Because Earth is now considered by scientists to be in a “severe sixth period” of extinction, and Terry Glavin writes that we lose one species every 10 minutes and one language every two weeks, CCM grad Julianna Bloodgood and CEA Hall of Famer Michael Burnham address the issue together in next to not, their theatrical collage devoted to extinction. It’s an hour and 15 minute production — with choreography and live music — that explores loss, our world and how to exist within the two. You’d be right if you thought it sounds like a heavy endeavor.
With material culled from anthropologists, political activists, newspapers and Bloodgood and Burnham’s own poetry journals, next to not opens with facts about Earth currently undergoing the greatest period of mass extinction in human history. The two note that the only difference between this sixth extinction and the five previous cataclysms that have wiped species from world history is that this one involves humans. And, Burnham adds, “We’re not getting smarter with each generation — we’re losing knowledge.”
This analysis of loss touches on several angles — animal and plant species as well as personal relationships — and looks at both causes and consequences, from everything like cancer-causing biochemicals and paper bleaching to the only slightly more publicized gas corporations. At the heart of the production is the section on Harry Harlow’s isolation experiments with monkeys; some he kept in boxes for one year. At several times the dialogue comes back to Ah Meng, an orangutan in the Singapore zoo with whom you can pay to have tea for $95.
It’s easy to get caught up in the complexities of each segment’s subject. Thankfully, the monologues and poems are cut with songs and comedy. Burnham offers an audience member a paper with his phone number on it that also contains Bloodgood’s next lines, should someone have to help her out, just a few minutes before he cautions, “And you may find yourself living in a shotgun shack/And you may find yourself in another part of the world,” and breaks out into Talking Heads’ “Once in a Lifetime.”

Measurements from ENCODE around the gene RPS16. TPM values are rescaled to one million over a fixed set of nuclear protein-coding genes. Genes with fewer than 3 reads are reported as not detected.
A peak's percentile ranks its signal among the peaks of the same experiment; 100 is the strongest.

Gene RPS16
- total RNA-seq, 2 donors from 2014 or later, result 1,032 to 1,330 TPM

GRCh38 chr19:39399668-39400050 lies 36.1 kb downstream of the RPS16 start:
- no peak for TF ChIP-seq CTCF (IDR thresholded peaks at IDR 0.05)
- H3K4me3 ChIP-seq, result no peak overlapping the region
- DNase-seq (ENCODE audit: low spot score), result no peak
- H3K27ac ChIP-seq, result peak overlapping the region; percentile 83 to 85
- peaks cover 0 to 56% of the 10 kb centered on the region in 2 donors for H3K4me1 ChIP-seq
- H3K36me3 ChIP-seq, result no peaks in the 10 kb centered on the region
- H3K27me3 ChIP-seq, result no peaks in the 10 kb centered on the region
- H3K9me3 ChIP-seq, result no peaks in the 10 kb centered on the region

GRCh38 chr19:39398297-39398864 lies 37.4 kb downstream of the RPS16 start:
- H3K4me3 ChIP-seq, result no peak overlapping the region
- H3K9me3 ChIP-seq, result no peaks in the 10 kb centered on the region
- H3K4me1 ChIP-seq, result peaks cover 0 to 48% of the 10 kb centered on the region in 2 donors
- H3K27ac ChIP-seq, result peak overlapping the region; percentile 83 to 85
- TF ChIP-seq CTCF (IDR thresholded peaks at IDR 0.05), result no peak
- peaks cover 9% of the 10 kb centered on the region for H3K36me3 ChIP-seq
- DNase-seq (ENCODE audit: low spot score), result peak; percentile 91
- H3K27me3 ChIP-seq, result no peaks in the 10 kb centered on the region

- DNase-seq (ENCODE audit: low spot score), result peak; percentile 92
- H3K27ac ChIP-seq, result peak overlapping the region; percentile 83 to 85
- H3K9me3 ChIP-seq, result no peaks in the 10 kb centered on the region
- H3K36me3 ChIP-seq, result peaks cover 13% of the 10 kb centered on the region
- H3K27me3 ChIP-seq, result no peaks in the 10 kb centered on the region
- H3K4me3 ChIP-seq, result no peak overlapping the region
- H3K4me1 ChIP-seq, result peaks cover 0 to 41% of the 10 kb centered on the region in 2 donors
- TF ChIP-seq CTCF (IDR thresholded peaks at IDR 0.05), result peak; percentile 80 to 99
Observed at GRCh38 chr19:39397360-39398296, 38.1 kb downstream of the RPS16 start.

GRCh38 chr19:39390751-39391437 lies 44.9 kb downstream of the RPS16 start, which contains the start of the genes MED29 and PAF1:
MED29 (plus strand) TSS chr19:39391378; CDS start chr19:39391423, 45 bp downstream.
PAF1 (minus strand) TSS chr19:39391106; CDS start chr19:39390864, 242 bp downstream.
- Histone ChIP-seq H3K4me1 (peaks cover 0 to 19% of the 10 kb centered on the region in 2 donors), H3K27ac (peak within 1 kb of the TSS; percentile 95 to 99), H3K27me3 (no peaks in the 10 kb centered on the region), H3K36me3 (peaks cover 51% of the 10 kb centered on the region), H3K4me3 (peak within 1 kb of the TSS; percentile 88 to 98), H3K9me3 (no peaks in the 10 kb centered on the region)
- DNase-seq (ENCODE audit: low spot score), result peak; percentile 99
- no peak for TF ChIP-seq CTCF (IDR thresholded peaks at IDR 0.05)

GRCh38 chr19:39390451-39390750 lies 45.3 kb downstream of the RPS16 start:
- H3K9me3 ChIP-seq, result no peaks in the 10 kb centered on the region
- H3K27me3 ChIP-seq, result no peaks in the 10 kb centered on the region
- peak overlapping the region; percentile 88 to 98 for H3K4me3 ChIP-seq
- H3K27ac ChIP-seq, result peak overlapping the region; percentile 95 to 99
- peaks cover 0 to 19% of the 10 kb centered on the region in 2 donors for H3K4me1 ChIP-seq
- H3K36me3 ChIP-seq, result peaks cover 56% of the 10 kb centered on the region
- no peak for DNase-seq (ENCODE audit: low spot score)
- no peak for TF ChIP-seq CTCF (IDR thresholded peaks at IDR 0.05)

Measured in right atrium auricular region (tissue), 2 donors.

Then there’s the unforgettable sequence near the conclusion of the performance when Bloodgood, in half of a monkey suit, starts in with “I Wan’Na Be Like You (The Monkey Song)” (from Disney’s The Jungle Book), and is suddenly accompanied by a seven-piece band that storms the venue (The Coffee Emporium on Central Parkway), circles the audience a few times and hijacks the clarinetist who has been underscoring Bloodgood and Burnham’s words — but not before showering the crowd with promotional confetti (catch the Queen City Zapatistas on Friday at The Comet).
Because it is so thought provoking, next to not might have had more impact if it had focused on fewer aspects of extinction. But Bloodgood and Burnham’s performances are heartfelt, and the Fringe is all the better for including this piece. They call on us to listen — to ourselves, each other and the Earth. Rather than talk about nature, talk to it, they urge. I leave enlightened and overwhelmed — and wondering whether it’s coincidence that I caught this production the same day I learned about the barefoot living movement.
— Jessica Canterbury